You can thank the weather for the sweet stuff in the pie and stuffing you enjoyed this Thanksgiving.
Fruit tree specialist at Penn State Extension Rob Crassweller said the conditions from each season may have contributed to an apple yield that is not only larger than last year’s by half a million bushels, but also good quality.
After a wet summer, “August and September dried off … so our growers were able to get a lot of fruit off the trees,” he said.
That helped get to a big number, but the flavor was also helped along by cool fall nights.
Nights that dipped into the 50s “got good coloring on the fruit” and helped bring up sugar levels.
“All in all, good quality fruit,” said Crassweller.
Amy Johnson of Greener Partners, which runs a 100-acre farm in Collegeville, Montgomery County, said she saw the difference in the farm’s 800 apple trees.
“Especially our Stayman and Cortland, [they] almost look like plums on the trees, they are so bright it’s gorgeous,” she said. Most of her apple trees have already given their yield for the year, but some Granny Smith and Braeburn are still on the branch, she said.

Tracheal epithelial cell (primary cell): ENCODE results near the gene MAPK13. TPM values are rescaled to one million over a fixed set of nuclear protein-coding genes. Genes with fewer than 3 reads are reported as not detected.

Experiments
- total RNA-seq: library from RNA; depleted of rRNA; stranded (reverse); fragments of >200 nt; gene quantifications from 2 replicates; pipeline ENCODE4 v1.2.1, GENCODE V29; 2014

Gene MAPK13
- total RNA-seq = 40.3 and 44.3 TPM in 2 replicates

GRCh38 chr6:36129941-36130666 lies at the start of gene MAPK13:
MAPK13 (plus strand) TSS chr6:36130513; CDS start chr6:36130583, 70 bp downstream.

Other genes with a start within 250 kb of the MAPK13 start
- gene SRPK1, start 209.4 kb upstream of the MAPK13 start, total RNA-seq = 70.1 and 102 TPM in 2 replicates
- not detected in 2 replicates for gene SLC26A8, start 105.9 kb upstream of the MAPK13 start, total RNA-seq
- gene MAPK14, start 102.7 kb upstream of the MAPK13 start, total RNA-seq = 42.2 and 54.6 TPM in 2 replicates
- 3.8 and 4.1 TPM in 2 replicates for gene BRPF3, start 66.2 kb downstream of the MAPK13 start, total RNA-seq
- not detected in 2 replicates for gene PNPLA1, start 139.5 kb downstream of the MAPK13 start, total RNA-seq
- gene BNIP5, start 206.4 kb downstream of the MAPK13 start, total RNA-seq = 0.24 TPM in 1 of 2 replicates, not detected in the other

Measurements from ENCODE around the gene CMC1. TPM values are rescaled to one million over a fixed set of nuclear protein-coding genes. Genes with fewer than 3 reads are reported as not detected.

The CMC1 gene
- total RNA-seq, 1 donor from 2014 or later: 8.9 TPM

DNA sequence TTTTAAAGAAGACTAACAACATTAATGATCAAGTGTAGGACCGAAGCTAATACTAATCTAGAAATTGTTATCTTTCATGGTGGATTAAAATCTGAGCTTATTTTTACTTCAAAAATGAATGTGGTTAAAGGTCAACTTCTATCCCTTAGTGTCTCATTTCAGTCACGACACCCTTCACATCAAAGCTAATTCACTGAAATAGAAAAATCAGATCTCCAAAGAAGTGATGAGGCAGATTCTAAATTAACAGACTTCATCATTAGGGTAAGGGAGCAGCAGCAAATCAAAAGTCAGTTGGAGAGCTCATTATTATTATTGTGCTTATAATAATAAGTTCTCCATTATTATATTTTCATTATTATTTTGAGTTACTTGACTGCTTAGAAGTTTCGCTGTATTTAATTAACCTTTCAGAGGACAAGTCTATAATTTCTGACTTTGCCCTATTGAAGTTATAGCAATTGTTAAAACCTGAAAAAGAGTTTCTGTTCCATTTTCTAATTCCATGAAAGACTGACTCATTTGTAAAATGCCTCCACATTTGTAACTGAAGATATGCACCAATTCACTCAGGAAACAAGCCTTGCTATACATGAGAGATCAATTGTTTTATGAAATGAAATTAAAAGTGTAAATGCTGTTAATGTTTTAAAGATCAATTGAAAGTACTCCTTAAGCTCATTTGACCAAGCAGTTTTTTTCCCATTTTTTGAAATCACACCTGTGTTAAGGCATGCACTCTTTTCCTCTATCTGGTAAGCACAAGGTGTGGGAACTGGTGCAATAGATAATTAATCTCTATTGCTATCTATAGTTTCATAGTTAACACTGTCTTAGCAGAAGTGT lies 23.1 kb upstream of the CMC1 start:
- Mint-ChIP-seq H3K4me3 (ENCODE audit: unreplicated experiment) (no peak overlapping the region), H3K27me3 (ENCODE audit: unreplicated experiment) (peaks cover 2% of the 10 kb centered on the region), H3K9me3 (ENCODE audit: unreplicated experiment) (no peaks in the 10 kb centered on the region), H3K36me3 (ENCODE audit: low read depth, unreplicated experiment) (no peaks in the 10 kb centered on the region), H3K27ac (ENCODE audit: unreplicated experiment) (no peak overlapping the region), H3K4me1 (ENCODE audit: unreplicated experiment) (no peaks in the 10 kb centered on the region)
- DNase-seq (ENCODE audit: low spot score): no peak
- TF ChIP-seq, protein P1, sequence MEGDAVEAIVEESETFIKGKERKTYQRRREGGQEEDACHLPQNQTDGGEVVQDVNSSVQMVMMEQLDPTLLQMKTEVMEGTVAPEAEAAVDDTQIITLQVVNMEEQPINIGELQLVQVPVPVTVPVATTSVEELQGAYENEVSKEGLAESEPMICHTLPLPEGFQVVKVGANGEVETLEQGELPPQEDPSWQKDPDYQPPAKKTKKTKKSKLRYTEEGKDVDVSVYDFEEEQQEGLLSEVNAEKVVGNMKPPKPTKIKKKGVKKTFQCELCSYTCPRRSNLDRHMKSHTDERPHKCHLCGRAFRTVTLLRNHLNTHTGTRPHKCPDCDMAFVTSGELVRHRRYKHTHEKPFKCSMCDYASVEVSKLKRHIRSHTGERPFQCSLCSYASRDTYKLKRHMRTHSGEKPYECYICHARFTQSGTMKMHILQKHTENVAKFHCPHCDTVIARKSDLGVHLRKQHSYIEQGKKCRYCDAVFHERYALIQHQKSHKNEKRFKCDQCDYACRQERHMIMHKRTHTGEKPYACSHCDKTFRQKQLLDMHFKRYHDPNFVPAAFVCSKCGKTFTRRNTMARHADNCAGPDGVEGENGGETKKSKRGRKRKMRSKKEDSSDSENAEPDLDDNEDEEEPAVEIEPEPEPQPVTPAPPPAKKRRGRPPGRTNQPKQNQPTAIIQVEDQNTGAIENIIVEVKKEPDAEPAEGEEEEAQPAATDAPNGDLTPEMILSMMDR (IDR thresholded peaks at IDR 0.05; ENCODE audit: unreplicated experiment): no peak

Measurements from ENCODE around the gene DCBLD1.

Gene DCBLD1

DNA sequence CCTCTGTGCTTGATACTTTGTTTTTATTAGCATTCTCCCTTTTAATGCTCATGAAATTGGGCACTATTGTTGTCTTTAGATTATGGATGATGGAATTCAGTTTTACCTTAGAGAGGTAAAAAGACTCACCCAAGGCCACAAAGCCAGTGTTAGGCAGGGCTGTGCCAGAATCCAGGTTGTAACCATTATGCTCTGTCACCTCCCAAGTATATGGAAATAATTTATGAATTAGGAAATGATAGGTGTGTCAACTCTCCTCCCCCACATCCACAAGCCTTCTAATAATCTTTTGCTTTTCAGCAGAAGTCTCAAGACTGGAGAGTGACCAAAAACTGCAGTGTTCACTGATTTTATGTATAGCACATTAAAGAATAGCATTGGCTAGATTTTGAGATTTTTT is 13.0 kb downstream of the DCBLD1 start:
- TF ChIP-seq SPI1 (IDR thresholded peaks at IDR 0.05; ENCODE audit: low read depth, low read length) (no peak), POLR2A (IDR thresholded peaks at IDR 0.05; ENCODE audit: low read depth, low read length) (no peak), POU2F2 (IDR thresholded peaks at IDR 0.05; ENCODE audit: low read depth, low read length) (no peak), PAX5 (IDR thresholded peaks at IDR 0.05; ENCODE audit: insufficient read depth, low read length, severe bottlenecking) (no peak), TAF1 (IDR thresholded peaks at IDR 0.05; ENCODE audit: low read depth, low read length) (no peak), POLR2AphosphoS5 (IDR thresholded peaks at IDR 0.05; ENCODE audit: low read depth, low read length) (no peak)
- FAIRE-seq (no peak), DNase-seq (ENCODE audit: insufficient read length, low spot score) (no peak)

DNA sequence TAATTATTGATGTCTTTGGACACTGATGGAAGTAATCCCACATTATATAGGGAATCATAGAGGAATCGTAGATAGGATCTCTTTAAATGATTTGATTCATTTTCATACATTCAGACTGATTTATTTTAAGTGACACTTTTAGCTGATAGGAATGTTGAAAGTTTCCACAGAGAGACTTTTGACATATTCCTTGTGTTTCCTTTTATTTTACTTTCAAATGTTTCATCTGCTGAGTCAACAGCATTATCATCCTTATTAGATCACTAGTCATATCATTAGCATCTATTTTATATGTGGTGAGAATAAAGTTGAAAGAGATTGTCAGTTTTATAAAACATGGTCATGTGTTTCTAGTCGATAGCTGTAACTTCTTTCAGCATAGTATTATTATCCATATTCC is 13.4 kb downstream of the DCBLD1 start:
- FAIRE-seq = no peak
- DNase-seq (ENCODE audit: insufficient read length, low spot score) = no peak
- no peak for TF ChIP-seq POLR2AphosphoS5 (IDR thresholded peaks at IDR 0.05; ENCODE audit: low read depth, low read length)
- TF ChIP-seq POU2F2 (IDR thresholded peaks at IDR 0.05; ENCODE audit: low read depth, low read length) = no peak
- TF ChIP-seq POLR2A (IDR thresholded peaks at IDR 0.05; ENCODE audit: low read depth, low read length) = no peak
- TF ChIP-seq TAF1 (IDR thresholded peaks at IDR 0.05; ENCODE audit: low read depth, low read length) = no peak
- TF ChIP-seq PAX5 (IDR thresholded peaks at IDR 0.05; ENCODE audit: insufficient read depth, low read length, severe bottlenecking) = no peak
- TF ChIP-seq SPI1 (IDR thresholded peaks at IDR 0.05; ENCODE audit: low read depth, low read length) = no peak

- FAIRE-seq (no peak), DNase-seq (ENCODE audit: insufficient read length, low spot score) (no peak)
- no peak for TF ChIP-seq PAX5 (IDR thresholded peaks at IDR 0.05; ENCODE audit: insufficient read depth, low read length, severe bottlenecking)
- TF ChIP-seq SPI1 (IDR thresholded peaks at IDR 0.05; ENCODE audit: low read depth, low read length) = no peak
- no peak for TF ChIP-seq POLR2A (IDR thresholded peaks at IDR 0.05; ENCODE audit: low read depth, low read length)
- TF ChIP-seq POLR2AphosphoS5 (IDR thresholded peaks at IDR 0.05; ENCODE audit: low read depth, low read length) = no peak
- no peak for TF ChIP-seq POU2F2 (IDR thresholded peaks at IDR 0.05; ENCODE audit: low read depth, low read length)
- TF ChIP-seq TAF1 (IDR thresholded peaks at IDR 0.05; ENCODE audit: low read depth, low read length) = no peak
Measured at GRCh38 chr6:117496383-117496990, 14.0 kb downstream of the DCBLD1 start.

Her numbers are up too.
“We had a bumper crop,” said Johnson. “I would say it’s more than doubled” over last year’s yield.
That is in line with what some other fruit tree producers are reporting too, she said. “Across the Northeast, for sure, we’ve been reading and hearing that all fruit has been a bumper crop, and not just edible, like acorns on trees.”
It was a banner year for apples across the country. Pennsylvania is expected to bring in about 12 million bushels this year, far less than bigger apple-producing states New York and Washington.